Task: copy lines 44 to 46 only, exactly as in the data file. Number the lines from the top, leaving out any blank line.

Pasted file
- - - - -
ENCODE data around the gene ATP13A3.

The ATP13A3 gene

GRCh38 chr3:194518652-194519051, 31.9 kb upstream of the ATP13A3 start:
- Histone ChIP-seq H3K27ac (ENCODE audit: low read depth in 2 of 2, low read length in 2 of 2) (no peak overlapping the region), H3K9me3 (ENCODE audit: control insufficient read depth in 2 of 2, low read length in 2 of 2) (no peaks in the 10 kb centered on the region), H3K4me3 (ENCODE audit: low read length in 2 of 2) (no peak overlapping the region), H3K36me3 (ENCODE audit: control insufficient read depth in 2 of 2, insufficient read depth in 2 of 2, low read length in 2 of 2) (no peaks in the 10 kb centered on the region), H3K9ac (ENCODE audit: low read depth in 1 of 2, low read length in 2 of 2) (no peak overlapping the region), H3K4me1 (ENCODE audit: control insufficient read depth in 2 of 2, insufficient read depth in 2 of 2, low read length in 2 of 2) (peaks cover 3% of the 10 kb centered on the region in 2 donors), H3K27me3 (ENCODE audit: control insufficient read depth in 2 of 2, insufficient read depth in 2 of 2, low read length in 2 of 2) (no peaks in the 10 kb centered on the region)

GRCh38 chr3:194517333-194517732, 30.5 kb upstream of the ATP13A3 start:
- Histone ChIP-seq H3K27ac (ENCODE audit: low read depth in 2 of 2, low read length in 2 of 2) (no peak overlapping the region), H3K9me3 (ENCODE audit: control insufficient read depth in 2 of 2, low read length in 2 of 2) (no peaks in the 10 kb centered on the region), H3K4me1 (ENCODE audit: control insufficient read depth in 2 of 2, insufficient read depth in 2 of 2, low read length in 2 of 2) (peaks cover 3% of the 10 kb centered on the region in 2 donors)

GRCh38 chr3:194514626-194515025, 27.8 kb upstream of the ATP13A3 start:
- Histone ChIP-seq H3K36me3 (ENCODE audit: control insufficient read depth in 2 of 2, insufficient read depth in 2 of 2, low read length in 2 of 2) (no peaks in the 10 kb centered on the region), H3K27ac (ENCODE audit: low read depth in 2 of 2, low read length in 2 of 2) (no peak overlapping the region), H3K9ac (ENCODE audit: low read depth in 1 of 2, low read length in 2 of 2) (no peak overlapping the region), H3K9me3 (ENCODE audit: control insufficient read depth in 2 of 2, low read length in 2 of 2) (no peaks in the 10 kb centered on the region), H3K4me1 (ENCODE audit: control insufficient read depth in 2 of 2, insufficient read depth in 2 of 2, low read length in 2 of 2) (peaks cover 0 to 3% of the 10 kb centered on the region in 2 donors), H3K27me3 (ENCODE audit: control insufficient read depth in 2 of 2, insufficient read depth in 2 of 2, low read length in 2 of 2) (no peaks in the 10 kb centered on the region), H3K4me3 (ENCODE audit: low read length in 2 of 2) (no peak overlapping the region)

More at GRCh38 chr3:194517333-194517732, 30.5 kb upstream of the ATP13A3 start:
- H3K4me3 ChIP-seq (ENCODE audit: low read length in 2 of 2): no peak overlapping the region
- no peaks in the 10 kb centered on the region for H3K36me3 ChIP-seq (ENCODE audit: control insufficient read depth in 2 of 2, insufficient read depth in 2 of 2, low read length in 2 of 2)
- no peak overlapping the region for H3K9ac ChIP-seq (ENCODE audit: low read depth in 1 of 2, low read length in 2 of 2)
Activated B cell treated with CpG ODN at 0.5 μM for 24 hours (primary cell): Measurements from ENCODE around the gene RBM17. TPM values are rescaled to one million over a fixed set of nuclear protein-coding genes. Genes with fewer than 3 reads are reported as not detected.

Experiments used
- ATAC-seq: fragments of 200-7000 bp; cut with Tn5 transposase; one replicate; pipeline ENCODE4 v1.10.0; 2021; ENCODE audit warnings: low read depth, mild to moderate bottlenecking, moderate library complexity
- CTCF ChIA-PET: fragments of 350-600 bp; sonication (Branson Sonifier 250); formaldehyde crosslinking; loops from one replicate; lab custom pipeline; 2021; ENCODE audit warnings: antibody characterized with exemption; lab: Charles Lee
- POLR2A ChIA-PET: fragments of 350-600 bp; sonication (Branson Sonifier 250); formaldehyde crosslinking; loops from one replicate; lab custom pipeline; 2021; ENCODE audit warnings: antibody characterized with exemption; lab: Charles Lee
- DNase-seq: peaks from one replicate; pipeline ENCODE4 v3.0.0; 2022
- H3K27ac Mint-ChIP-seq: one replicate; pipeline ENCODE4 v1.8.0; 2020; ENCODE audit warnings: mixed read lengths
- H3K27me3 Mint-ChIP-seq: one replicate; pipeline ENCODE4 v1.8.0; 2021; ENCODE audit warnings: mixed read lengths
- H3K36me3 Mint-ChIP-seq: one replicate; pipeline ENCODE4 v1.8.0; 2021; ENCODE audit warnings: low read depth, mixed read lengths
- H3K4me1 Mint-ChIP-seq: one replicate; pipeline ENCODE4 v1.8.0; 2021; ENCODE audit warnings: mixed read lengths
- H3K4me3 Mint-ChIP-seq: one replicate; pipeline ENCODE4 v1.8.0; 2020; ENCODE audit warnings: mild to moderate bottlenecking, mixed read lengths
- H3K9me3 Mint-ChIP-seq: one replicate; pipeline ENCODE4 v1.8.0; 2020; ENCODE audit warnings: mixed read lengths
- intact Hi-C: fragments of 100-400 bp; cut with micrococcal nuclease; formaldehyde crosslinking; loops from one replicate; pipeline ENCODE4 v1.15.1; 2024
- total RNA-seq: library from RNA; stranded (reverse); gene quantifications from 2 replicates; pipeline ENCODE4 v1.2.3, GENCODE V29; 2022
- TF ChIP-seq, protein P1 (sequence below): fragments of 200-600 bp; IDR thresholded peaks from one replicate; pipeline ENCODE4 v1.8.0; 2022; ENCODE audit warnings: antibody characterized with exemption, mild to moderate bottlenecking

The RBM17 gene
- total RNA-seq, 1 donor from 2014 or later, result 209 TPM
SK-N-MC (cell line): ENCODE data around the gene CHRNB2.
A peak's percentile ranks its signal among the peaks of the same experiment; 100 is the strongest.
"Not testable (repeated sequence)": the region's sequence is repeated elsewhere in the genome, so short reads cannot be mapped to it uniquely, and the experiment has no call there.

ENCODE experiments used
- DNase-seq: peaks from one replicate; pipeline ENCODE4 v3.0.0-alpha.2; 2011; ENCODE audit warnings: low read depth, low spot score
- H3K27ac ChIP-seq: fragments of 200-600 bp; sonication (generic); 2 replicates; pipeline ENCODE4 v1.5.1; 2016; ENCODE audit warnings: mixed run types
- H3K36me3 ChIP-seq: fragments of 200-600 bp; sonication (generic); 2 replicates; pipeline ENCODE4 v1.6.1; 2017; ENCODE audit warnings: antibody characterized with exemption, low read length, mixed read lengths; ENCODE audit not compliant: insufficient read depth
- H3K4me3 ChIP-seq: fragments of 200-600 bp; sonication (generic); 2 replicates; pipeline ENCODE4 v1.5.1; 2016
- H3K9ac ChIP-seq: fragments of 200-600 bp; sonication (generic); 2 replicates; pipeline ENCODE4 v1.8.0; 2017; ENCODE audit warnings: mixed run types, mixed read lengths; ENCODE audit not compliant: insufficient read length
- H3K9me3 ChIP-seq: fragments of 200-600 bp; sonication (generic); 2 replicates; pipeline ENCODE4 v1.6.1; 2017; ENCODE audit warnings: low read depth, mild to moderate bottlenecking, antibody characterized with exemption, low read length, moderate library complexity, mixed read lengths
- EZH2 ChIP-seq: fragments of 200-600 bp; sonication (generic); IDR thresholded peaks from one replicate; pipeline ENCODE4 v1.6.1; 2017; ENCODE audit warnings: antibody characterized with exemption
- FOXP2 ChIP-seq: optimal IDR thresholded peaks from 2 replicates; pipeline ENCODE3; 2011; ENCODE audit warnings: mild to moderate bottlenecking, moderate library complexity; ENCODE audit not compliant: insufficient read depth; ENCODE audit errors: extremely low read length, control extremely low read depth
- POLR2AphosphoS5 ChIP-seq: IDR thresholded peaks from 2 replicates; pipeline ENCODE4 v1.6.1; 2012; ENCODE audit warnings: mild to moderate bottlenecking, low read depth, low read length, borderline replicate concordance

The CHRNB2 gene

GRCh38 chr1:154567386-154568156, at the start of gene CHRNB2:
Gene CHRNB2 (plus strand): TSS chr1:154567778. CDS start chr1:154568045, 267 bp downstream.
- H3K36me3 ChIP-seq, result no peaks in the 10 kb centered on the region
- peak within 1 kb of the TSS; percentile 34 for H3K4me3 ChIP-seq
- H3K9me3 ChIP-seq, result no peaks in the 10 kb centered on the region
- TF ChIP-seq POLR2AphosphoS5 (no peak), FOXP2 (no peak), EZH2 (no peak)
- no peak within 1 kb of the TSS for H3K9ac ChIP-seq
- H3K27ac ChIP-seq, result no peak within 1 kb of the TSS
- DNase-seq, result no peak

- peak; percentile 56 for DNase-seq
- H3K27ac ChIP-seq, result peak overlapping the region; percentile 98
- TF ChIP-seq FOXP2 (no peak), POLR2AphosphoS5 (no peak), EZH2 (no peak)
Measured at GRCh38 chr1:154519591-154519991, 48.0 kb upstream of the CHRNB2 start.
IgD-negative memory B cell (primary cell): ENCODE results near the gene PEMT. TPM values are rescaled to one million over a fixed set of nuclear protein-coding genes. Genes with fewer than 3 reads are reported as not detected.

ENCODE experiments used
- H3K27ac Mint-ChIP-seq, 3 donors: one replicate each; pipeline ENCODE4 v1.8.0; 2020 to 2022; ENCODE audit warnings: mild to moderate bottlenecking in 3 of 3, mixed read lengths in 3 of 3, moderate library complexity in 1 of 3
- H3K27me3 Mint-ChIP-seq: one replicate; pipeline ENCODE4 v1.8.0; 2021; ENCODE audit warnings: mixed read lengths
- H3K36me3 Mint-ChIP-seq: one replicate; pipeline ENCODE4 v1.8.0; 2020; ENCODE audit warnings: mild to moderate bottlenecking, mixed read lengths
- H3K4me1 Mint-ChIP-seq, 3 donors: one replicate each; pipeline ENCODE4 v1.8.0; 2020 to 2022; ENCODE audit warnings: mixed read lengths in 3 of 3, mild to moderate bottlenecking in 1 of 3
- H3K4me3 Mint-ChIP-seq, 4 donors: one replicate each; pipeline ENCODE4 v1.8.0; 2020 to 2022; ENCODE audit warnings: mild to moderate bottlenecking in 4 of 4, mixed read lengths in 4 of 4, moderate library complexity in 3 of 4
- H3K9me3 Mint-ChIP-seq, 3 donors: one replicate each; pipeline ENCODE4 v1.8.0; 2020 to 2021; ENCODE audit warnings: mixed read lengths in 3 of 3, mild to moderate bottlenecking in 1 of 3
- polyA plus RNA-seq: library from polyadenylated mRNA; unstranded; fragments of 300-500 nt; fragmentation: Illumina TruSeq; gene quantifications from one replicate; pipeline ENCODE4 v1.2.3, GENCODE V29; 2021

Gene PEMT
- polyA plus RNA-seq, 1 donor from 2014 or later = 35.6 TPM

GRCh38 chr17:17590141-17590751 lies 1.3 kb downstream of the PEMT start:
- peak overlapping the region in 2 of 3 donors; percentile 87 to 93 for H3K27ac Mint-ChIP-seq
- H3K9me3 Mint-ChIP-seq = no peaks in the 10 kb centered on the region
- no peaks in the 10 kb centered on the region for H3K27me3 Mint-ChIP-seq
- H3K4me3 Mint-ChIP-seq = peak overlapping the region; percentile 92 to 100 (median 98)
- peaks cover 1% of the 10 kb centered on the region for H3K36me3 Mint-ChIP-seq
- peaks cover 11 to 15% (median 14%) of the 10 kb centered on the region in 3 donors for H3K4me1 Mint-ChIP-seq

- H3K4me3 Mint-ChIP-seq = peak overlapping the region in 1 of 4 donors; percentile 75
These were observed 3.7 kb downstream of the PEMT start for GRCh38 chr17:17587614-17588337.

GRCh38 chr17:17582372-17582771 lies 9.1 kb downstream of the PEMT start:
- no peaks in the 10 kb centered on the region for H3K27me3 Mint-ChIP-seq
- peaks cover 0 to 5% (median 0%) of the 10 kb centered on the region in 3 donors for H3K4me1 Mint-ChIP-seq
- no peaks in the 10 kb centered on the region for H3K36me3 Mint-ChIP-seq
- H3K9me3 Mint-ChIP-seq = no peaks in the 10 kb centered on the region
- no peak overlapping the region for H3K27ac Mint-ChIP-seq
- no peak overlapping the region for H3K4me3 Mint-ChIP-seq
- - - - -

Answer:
GRCh38 chr1:154567386-154568156, at the start of gene CHRNB2:
Gene CHRNB2 (plus strand): TSS chr1:154567778. CDS start chr1:154568045, 267 bp downstream.
- H3K36me3 ChIP-seq, result no peaks in the 10 kb centered on the region